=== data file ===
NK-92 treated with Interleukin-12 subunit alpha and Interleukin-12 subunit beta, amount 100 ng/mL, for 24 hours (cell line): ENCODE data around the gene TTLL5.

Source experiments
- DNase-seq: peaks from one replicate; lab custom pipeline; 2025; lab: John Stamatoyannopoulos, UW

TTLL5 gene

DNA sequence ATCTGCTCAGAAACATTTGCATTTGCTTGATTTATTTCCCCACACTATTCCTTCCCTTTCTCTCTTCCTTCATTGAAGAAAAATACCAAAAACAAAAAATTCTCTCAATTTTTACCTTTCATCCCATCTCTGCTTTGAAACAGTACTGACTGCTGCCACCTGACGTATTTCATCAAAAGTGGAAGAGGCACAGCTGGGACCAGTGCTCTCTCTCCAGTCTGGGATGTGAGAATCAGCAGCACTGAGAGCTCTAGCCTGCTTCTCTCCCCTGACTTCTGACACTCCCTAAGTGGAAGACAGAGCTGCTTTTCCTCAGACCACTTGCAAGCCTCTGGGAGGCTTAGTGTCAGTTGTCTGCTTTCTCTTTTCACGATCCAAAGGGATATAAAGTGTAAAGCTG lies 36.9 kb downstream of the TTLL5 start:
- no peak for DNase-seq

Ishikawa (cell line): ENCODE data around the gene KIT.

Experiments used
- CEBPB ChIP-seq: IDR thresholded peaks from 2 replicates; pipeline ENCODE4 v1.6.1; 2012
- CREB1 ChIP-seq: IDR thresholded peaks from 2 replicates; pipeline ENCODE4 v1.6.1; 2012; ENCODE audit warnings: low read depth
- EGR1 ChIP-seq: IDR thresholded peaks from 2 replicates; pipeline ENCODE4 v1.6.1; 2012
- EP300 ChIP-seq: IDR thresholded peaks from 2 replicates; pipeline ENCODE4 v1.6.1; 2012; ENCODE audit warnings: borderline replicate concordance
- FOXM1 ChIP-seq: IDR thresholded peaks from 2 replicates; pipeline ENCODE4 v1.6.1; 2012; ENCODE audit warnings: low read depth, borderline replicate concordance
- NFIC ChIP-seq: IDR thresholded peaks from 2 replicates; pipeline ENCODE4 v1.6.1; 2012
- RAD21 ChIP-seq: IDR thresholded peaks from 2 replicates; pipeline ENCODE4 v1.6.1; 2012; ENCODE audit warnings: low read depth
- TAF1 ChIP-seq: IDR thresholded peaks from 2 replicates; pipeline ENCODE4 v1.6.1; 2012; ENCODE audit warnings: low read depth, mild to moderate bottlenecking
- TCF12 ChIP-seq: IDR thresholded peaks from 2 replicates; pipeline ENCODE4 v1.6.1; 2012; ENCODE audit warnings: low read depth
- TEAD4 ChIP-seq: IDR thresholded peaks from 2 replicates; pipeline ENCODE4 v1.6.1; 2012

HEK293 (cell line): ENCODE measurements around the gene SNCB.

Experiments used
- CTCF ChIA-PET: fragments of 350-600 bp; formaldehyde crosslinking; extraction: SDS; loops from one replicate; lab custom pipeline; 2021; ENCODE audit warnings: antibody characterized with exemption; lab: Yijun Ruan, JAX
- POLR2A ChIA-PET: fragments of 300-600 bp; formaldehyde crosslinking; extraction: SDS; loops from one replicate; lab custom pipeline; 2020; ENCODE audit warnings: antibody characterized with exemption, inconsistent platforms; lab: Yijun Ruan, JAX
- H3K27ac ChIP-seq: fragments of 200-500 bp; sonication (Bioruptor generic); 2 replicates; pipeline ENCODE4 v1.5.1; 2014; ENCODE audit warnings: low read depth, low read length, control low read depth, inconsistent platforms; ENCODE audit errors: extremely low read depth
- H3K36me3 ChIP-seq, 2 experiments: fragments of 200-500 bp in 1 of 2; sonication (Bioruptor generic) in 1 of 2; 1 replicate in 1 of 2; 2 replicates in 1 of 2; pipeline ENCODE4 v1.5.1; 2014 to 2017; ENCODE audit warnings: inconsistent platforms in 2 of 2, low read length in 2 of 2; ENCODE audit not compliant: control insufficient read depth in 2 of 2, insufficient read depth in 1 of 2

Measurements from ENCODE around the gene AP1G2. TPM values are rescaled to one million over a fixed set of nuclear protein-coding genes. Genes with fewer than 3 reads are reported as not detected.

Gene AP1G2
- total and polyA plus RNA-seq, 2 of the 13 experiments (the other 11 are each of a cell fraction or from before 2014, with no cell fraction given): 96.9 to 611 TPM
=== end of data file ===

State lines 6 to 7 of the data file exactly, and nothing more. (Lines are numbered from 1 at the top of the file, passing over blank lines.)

- no peak for DNase-seq

Ishikawa (cell line): ENCODE data around the gene KIT.